Subjects

  1. Top of page
  2. Summary
  3. Introduction
  4. Methods
  5. Subjects
  6. Results
  7. Discussion
  8. Acknowledgements
  9. Disclosure Statement
  10. References

Participants were selected from the São Paulo Epidemiologic Sleep Study (EPISONO), a study that involved 1101 individuals in the city of São Paulo. This sample was representative of the gender, age (20–80 years) and socioeconomic distribution of the city. To select this sample, a three-stage cluster sampling technique was applied. In the first stage, 96 districts from distinct socioeconomic regions of São Paulo were selected to sample from different strata of wealth. In the second stage, 11 households were selected from each economic region. The inhabitants of the houses selected were arranged according to age and in the third stage, and a subject was selected (Santos-Silva et al., 2009). Informed consent was obtained from all subjects. Subjects underwent full-night polysomnography (PSG). Blood samples were collected the day following PSG for hormone and biochemical measurements, as well as for DNA extraction and polymorphism genotyping. Detailed methods have been published previously (Santos-Silva et al., 2009). The protocol for this study was approved by the Ethics Committee for Research of the Universidade Federal de São Paulo (CEP0593/06) and registered with ClinicalTrials.gov (number NCT00596713).

Polysomnography

A full-night PSG was performed using a digital system (EMBLA_S7000; Embla Systems, Inc., Broomfield, CO, USA) at the sleep laboratory during the subject's regular sleep time. Subjects were monitored with electroencephalography (EEG) (C3-A2, C4-A1, O1-A2, O2-A1), electro-oculography (EOG-Left-A2, EOG-Right-A1), electromyography (EMG) (submentonian region, anterior tibialis muscle, masseter region and seventh intercostal space) and electrocardiography (ECG). Additionally, airflow, respiratory effort, snoring, body position and oxyhaemoglobin saturation (SpO2) measurements were taken. A total of 1042 individuals underwent PSG, and 5.4% of the sample refused the test (Santos-Silva et al., 2009).

Clinical assessment

Obstructive sleep apnoea syndrome was diagnosed according to the International Classification of Sleep Disorders (ICSD-2) criteria (Iber et al., 2007). Subjects were diagnosed with OSAS if they had an Apnoea–Hyponoea index (AHI) between 5 and 14.9 and presented with at least one of the following symptoms: loud snoring, daytime sleepiness, fatigue or interrupted breathing during sleep. Subjects with an AHI equal to or higher than 15 were diagnosed with OSAS regardless of whether they had any additional complaints. Subjects with Epworth Sleepiness Scale scores greater than nine were diagnosed with daytime sleepiness (Johns, 1991). Subjects taking medications that could interfere with sleep (e.g. antidepressants, narcoleptics) were excluded from the analysis.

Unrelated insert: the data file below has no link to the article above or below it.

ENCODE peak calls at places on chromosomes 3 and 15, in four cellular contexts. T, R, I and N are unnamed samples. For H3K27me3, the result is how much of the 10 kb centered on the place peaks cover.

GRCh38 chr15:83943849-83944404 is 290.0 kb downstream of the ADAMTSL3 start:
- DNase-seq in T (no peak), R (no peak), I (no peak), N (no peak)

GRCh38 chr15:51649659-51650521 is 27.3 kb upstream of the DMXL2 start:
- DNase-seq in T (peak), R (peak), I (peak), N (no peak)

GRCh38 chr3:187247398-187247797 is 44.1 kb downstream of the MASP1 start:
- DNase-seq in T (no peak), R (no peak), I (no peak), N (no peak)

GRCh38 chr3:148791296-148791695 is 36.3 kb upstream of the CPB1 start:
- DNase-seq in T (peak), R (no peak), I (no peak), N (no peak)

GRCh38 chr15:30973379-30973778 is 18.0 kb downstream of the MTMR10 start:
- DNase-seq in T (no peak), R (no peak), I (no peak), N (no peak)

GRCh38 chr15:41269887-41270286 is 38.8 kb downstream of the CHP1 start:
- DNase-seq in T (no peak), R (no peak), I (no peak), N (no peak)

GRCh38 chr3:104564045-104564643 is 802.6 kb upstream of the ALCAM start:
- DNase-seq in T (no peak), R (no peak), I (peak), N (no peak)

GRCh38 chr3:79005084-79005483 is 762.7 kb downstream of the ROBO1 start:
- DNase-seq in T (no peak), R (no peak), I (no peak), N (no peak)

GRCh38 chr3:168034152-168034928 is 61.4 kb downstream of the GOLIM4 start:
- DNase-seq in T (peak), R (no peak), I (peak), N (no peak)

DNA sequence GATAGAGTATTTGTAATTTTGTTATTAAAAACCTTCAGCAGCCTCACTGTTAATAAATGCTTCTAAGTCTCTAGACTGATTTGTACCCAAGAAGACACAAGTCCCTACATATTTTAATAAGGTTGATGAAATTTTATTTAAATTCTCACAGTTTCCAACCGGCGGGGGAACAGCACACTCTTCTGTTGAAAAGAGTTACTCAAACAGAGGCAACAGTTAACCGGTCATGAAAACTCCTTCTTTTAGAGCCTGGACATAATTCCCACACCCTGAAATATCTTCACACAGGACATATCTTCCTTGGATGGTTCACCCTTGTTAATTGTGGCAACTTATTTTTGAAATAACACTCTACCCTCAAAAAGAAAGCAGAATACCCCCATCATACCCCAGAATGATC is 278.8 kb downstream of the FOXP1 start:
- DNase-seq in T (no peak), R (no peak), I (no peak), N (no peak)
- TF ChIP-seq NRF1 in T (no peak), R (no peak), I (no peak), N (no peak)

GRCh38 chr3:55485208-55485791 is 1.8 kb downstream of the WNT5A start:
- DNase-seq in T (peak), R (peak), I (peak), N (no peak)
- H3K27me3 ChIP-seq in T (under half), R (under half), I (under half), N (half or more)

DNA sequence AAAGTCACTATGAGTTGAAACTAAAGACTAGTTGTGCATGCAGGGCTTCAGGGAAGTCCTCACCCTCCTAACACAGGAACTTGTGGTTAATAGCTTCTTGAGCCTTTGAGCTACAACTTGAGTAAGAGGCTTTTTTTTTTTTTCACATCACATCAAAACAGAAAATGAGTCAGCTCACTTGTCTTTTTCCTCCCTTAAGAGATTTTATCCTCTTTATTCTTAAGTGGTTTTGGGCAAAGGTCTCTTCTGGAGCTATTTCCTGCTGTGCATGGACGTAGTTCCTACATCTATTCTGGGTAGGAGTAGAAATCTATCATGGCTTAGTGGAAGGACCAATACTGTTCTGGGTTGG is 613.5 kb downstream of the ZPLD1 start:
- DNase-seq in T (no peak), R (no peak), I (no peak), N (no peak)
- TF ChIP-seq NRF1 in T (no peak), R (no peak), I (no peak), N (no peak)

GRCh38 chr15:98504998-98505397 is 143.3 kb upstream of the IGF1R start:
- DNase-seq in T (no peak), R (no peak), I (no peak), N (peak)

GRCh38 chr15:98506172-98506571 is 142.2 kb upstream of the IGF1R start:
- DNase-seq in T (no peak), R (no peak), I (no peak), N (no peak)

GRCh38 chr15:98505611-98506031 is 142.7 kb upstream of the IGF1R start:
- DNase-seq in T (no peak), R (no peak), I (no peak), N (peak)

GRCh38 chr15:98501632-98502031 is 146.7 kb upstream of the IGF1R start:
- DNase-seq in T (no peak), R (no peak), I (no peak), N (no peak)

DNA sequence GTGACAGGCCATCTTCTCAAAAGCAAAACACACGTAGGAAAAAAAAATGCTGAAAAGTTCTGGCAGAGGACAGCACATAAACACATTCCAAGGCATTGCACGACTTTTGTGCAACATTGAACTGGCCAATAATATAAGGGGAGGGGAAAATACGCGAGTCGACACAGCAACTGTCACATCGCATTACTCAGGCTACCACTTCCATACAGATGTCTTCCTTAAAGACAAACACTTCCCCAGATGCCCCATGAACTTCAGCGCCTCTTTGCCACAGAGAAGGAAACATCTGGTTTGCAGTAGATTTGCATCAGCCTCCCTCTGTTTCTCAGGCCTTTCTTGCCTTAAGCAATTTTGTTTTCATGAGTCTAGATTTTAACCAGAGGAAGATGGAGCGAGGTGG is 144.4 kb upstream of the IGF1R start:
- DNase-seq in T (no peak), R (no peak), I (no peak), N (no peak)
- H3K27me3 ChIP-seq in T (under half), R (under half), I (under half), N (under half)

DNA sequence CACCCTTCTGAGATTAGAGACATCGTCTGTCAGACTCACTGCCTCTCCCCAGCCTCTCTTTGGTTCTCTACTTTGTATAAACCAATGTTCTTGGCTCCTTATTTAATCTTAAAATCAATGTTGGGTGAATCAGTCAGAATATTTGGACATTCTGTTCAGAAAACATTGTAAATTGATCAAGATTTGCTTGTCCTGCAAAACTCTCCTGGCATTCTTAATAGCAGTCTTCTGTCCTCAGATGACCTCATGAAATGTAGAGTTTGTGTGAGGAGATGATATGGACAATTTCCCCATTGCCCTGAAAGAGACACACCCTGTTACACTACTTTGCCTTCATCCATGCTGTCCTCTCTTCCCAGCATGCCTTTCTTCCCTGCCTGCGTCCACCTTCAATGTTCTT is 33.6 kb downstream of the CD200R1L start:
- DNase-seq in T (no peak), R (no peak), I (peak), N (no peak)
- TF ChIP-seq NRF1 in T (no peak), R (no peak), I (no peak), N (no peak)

Genotyping

Genomic DNA was extracted from leucocytes using the salting-out technique. The presence or absence of the HLA-DQB1*0602 allele was determined using polymerase chain reaction (PCR). DQBF (5′-CCGCAGAGGATTTCGTGTT-3′) and DQBR (5′-AACTCCGCCCGGGTCCC-3′)-specific primers were used. EX3F (5′-TGCCAAGTGGAGCACCCAA-3′) and EX3R (5′-GCATCTTGCTCTGTGCAGAT-3′) primers were also included as internal positive controls. Thirty-five cycles at 95 °C for 30 s, 59.6 °C for 30 s and 72 °C for 60 s were used as the PCR cycling conditions.

Considering the high level of heterogeneity of the Brazilian population selected for this study, we performed a population stratification analysis using 31 unlinked polymorphic markers to identify population subdivisions that could confound the case–control association studies. These 31 markers occurred at different frequencies among the Brazilian founder populations. ArrayTape allele-specific PCR (Douglas Scientific, Alexandria, MN, USA) was used for genotyping. structure version 2.1 (Software made by Pritchard et al., 2000; Department of Statistics, University of Oxford, UK), a program based on a Markov chain Monte Carlo algorithm, was used to verify the ancestral population and admixture of the individuals in the sample (Guindalini et al., 2010; Pritchard et al., 2000).

Spectral analysis of sleep EEG

Spectral analysis of sleep EEGs was conducted using a specific syntax using r (version 2.10.1; R Development Core Team, 2012). EEG waves from C3-A2, C4-A1, O1-A2 and O2-A1 derivations were decomposed into delta (<4 Hz), theta (4–7.9 Hz), alpha 1 (8–9.9 Hz), alpha 2 (10–12.9 Hz), beta 1 (13–17.9 Hz), beta 2 (18–29.9 Hz) and gamma (≥30 Hz) bandwidths using fast Fourier transformation. To identify artefacts, descriptive data (mean, standard deviation, median and interquartile range) from each 20-s window were calculated and the 5% time-windows containing the highest amplitude (maximum–minimum) at each sleep stage were identified as outliers and excluded from the analysis. To validate this procedure, an experienced polysomnographist evaluated 30 polysomnographies visually and blindly excluded artefacts. The visual analysis and the r-syntax results were compared using a kappa test (κ = 0.79; = 0.002). The results showed good concordance between the reader and the automatic method and validated the use of these criteria for excluding artefacts. The results are shown as the mean spectral power (μV2 Hz−1) ± standard deviation.